Andy crawled to freedom through five hundred yards of – – – smelling foulness I can’t even imagine. Or maybe I just don’t want to. Five hundred yards. The length of five football fields. Just shy of half a mile.
–The Shawshank Redemption (1994)
Many homeowners and other property insurance policies contain an exclusion to address one of the by-products of the increased frequency of severe weather: it bars coverage for property damage caused by “water which backs up through sewers or drains.” But the same policies often list as covered perils both “accidental discharge” and “overflow” of water from indoor plumbing systems. So what happens when (brace yourself) the local sewer backs up so badly that it “discharges” or “overflows” through indoor toilets and sinks? Coverage litigation, that’s what. Cases based on this fact-pattern are becoming more frequent, and recent decisions suggest that current policy language may be inadequate to stem the tide of this litigation.
“The fountains of the great deep [were] broken up, and the windows of heaven were opened”
This past June, the National Oceanic and Atmospheric Administration issued a report finding that rising sea levels are increasing the incidence of “extreme flooding events.” But sea level rise relative to land (which the NOAA calls “SLRel”) also produces other problems:
Another consequence of SLRrel is the increase in lesser extremes such as occasional minor coastal flooding experienced during high tide. These events are becoming more noticeable and widespread along many U.S. coastal regions and are today becoming more of a nuisance. As sea levels continue to rise and with an anticipated acceleration in the rate of rise from ocean warming and land-ice melt, concern exists as to when more substantive impacts from tidal flooding of greater frequency and duration will regularly occur…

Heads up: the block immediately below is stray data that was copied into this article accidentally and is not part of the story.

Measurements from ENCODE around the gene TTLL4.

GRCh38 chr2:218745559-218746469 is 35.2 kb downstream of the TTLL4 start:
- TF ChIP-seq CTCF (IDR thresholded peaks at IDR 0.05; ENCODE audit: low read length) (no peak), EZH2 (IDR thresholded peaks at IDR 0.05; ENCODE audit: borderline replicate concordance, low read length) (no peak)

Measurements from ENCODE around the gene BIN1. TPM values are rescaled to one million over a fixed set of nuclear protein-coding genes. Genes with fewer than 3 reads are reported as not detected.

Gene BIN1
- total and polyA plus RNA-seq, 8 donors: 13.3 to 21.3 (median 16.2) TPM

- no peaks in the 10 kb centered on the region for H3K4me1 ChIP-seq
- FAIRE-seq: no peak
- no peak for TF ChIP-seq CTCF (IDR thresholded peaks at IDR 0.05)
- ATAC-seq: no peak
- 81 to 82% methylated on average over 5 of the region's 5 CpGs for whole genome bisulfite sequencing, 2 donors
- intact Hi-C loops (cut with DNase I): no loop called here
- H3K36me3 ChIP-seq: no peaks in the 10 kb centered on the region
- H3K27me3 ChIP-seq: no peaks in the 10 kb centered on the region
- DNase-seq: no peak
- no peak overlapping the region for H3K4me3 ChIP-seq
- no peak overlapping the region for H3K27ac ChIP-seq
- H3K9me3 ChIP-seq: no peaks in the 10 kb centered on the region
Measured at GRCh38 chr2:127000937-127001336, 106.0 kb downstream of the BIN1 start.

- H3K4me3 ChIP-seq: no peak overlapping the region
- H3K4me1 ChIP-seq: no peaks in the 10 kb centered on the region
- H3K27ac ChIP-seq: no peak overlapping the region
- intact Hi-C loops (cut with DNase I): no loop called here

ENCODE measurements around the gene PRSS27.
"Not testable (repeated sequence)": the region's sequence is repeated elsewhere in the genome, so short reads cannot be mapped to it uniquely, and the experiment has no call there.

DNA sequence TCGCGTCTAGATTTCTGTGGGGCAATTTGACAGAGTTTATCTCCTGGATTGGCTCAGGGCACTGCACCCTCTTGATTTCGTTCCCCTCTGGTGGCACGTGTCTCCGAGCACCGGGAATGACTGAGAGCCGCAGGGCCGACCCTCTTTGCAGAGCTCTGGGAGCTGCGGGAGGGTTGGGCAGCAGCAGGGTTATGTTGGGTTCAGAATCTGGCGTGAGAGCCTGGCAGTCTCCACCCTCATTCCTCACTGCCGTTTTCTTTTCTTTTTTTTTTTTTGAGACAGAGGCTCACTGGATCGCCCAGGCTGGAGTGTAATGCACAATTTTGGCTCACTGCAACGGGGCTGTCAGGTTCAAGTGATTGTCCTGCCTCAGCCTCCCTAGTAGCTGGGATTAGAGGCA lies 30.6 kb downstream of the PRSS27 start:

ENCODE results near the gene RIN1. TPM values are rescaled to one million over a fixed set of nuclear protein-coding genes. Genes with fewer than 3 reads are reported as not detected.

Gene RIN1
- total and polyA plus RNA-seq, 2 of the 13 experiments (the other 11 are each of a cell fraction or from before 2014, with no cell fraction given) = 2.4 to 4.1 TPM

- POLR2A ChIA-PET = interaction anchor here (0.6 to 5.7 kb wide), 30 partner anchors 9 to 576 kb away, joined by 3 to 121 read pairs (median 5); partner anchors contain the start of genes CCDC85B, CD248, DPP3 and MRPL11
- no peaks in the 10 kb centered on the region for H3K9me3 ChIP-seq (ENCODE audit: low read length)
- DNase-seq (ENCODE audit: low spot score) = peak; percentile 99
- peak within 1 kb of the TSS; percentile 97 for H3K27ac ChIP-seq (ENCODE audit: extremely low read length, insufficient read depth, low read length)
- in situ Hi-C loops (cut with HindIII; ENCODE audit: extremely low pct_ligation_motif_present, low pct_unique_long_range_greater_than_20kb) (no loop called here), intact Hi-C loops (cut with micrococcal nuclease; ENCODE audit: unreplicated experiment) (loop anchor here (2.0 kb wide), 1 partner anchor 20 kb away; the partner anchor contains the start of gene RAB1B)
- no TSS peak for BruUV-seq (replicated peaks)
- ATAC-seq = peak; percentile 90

Impacts from recurrent coastal flooding include overwhelmed stormwater drainage capacity
When stormwater drainage capacity is overwhelmed, it can cause sewers and drains to back up—sometimes, all the way back to the indoor plumbing systems that discharge into them. The “increase in lesser extremes” that the NOAA documented is correlated with a spate of litigation arising from this type of mess.
Point of Ordure
As noted, these cases turn on the application of policy language that makes “accidental discharge” or “overflow” from plumbing systems a named peril, but which excludes coverage for damage from “water which backs up through sewers or drains.” One recent case from New York, Pichel v. Dryden Mut. Ins. Co., 986 N.Y.S.2d 268 (N.Y. App. Div. 2014), which was filed after sewers backed up through the plaintiff’s toilets and sinks, held that the outcome depends on where the blockage to the sewer or drain occurs. If the clog is on the policyholder’s property, then the peril is covered. But if the problem originates outside the property, then the exclusion applies.
[W]ater damage caused by a backup/overflow that originates from a pipe or clogged drain located within the insured’s property line comes from the insured’s plumbing system and is covered by the policy; conversely, if the cause of the backup/overflow is from outside the insured’s property boundaries—such as a clogged municipal sewer that forces water from outside the insured’s plumbing system to overflow—the sewer or drain exclusion is applicable…